blood pressure levels

  1. Vitamin C lowers BP

    When a drug drops BP levels by a few lousy points, docs throw a party. When a vitamin does the same thing they claim, "it's only a few lousy points."

    Which is it?

    These days, docs are turning up their noses at an analysis of 29 studies that found 500 mg of vitamin C a day can trim 5 points off the systolic blood pressure (the top number) in patients with "high" blood pressure.

    I'm not one to get excited over 5 points myself, but those same docs will tell anyone 5 points over the threshold -- a threshold that seems to get lower every year -- that they need medication.

    So this should be good news to them, right?

    Wrong!

    "(B)efore we can recommend supplements as a treatment for high blood pressure, we really need more research to understand the implications of taking them," study author Edgar "Pete" R. Miller III, MD, PhD, wrote in a news release.

    Really, Pete?

    If there's any vitamin as well understood as vitamin C, I can't name it. You need this stuff, and plenty of it -- and while I've seen analysts claim the 500 mg a day in the study is a high dose, it's nothing of the sort.

    It's what I call a "good start," because most people need about 1,200 mg a day -- and if you get that much, you might even shave a few more points off those BP levels.

    But take it because you need more C -- not because you're worried about BP. In fact, if you're just 5 or so points off the target, you've got nothing to worry about.

    If your levels suddenly shoot up for a reason that's not immediately obvious and then remain high, you might need a little more help -- and I don't mean a vitamin OR a med.

    You need a doctor who can figure out why it happened. I suggest using a naturopathic doctor. You can find one in the directory on the Web site of the American College for Advancement in Medicine.

  2. The most dangerous way to lose weight

    Rejected diet drug staging a comeback

    It's the drug that could push dieters to the brink of a heart attack -- and it may be coming soon to a pharmacy near you.

    The drug Contrave has been linked to increased blood pressure levels and pulse rates -- which is why the FDA actually REJECTED it earlier this year. (Trust me, I was as surprised as you are.)

    But when the company that makes the drug stood up to the FDA, the agency backed down. (Now THERE'S the FDA we've all come to know and hate.)

    When the feds rejected the med, they demanded a major long-term study to make sure the drug's possible heart risks wouldn't kill too many people.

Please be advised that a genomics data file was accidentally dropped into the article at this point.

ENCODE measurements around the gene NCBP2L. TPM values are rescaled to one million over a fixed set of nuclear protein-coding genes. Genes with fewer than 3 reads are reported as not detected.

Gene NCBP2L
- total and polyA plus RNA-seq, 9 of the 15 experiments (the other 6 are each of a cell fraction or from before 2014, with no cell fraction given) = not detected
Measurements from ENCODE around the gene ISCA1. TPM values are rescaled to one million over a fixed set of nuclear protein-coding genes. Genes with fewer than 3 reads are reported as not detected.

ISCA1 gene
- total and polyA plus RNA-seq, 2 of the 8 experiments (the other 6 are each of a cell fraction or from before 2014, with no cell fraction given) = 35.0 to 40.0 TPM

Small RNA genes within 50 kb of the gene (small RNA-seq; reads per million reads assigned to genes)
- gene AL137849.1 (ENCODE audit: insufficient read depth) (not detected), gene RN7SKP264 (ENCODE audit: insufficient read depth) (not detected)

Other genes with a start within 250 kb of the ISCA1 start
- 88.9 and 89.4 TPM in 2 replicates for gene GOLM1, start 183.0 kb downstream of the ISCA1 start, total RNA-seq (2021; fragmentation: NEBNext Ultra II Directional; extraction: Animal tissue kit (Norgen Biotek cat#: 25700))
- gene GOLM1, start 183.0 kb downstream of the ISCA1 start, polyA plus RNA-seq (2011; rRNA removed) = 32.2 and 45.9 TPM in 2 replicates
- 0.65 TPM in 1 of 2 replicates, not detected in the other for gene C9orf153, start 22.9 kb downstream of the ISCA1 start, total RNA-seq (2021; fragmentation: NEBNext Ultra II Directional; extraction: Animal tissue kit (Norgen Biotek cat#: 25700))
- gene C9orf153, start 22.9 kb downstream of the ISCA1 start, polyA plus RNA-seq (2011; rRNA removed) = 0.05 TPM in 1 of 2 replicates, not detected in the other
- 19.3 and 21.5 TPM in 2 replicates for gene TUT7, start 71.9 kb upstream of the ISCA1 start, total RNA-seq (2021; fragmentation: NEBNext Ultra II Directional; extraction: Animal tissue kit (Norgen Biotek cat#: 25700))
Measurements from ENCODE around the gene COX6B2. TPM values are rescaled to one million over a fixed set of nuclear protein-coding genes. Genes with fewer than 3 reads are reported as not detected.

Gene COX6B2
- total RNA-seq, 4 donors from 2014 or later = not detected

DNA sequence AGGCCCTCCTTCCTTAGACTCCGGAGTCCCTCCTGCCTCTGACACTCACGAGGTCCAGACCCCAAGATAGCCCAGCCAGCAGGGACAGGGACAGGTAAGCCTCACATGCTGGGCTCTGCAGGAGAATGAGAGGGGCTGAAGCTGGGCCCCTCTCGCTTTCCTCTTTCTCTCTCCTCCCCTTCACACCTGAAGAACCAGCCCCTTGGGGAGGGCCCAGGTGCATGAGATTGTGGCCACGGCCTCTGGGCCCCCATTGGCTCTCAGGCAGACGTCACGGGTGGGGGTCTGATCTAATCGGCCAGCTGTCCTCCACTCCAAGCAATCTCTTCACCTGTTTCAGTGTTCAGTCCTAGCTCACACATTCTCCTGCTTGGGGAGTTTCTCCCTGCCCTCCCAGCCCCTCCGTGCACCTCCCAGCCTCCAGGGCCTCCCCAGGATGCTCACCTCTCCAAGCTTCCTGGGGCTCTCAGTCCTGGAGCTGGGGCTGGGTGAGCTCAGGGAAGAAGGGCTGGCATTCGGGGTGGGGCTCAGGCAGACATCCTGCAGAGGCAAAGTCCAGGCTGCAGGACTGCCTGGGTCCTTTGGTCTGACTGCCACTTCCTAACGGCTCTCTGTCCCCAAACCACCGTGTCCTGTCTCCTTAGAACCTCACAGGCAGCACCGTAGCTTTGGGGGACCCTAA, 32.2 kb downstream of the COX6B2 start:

That study never happened.

    Instead, they ended up signing off on a much less ambitious two-year study that proves absolutely nothing. And you know what that means. When this drug eventually hits the market, you'll be the guinea pig that determines the real heart risks.

    And believe me, there WILL be risks: Contrave isn't just one potentially bad med. It's a two-fer -- a powerful antidepressant and a risky anti-addiction drug rolled into one. And the blood pressure and pulse problems are only the beginning.

    Patients in clinical trials suffered headaches, nausea, and more -- with one battling a gall bladder infection and another coming down with seizures. It's no wonder 40% of trial participants DROPPED OUT.

    If that's not enough to keep you away from the med, consider this: It doesn't even work!

    As little as 40 percent of the people who took it in clinical trials experienced a loss in body weight of 5 percent or more -- meaning obese people who pop these pills will become slightly less obese pill-poppers... if they manage to lose any weight at all.

    But you don't need to wait for the next risky diet drug to drop those pounds. There are safe and natural ways to get the job done right, and they start with what's on your dinner plate.

    For more on the best diets -- including the low-rated lifestyle that's moving to the top of my list -- check out the September issue of the Douglass Report.

    Not a subscriber? Sign up here -- unlike those meds, my newsletter comes with a risk-free guarantee.

  3. The white coats are coming! The white coats are coming!

    You know the drill: If you want something done right, you gotta do it yourself. That's especially true when it comes to checking your blood pressure levels -- because just your doctor's presence can send your BP levels shooting up to the moon.
  4. How sugar raises blood pressure

    The mainstream has stumbled upon this crazy idea that sugar may be a risk factor for heart disease.

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